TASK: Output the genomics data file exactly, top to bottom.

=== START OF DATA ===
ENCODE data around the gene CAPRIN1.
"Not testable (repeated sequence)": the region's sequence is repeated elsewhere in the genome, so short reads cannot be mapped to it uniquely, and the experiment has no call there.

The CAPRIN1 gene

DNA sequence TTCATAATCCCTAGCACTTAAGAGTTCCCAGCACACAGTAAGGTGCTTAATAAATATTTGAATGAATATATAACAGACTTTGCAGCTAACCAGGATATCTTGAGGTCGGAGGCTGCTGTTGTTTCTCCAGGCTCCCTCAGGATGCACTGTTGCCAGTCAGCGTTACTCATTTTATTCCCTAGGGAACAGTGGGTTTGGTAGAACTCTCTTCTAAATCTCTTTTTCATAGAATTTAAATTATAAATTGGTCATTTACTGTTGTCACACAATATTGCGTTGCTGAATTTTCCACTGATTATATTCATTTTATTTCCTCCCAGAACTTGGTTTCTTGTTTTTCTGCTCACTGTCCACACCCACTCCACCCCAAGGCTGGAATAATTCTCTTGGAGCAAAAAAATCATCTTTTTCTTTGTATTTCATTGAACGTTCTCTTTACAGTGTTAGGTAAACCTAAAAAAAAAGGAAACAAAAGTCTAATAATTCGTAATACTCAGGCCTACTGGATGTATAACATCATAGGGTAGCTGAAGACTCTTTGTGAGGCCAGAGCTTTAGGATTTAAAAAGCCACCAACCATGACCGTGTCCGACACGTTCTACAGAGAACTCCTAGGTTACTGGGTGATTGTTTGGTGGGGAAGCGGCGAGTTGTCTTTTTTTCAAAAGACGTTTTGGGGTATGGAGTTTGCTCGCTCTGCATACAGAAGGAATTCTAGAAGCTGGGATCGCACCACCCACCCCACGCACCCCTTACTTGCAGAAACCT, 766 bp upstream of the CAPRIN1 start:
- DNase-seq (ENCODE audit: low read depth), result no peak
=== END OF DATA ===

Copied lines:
ENCODE data around the gene CAPRIN1.
"Not testable (repeated sequence)": the region's sequence is repeated elsewhere in the genome, so short reads cannot be mapped to it uniquely, and the experiment has no call there.

The CAPRIN1 gene

DNA sequence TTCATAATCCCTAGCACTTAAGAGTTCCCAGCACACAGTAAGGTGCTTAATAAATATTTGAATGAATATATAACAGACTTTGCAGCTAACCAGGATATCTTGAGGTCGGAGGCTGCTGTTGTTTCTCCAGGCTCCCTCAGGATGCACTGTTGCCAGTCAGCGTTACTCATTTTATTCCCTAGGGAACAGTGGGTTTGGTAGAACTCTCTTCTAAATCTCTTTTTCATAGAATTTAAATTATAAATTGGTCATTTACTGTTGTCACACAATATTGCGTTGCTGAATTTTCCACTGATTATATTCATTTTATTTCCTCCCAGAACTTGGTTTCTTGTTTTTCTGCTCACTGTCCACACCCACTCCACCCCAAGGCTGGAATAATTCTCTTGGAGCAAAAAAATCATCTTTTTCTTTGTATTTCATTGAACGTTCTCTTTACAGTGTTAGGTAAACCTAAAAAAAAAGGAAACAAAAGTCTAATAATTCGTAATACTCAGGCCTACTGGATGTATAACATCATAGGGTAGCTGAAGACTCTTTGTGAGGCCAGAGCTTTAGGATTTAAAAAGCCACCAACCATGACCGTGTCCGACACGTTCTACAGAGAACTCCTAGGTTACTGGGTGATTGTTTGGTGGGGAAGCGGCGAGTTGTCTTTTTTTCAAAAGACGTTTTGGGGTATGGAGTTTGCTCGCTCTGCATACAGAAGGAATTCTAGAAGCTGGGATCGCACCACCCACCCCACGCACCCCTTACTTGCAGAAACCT, 766 bp upstream of the CAPRIN1 start:
- DNase-seq (ENCODE audit: low read depth), result no peak